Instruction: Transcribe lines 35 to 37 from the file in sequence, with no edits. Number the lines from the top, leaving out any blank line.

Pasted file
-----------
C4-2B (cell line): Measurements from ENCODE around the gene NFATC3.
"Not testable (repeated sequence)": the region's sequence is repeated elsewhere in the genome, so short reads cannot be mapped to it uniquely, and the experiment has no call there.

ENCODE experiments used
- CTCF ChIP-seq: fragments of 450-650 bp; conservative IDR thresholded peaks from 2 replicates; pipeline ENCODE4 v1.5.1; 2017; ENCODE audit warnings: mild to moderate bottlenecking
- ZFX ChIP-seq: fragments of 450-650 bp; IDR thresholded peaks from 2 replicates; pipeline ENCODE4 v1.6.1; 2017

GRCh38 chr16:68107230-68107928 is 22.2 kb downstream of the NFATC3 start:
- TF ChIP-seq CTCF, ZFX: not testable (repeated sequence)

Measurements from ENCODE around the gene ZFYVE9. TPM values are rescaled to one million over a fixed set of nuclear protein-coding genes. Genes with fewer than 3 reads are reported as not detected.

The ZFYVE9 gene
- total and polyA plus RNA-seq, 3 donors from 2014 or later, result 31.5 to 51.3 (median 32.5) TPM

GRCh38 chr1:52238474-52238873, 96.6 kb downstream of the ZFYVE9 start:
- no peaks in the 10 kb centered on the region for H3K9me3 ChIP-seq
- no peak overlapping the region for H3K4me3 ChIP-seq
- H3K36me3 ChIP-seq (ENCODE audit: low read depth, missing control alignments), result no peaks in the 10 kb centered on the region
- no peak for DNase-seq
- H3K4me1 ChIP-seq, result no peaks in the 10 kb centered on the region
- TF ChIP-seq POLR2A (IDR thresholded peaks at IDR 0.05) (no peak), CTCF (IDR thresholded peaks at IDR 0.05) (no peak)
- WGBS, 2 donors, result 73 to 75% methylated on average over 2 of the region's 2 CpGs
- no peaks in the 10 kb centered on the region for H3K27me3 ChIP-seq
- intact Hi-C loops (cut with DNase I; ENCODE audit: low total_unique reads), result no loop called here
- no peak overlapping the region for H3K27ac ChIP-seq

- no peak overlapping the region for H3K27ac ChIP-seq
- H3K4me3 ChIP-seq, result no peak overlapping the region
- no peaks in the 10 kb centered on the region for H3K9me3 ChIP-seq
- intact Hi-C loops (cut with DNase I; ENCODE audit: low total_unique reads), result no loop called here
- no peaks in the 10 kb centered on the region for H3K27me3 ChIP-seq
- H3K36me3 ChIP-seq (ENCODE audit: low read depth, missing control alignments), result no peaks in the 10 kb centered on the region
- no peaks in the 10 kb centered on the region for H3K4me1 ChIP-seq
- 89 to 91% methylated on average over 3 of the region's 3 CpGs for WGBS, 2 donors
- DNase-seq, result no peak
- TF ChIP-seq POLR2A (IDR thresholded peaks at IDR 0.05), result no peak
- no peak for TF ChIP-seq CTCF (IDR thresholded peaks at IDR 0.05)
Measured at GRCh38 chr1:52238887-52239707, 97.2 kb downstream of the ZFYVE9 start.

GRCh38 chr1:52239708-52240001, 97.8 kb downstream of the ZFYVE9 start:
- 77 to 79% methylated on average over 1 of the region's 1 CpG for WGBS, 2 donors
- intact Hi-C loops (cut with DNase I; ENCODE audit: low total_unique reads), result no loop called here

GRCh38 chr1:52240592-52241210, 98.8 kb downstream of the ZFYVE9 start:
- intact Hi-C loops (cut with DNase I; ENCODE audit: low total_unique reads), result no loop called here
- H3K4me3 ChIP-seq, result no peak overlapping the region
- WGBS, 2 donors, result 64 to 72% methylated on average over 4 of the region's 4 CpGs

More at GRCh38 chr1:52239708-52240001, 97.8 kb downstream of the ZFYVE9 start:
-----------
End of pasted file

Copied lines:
- 77 to 79% methylated on average over 1 of the region's 1 CpG for WGBS, 2 donors
- intact Hi-C loops (cut with DNase I; ENCODE audit: low total_unique reads), result no loop called here

GRCh38 chr1:52240592-52241210, 98.8 kb downstream of the ZFYVE9 start: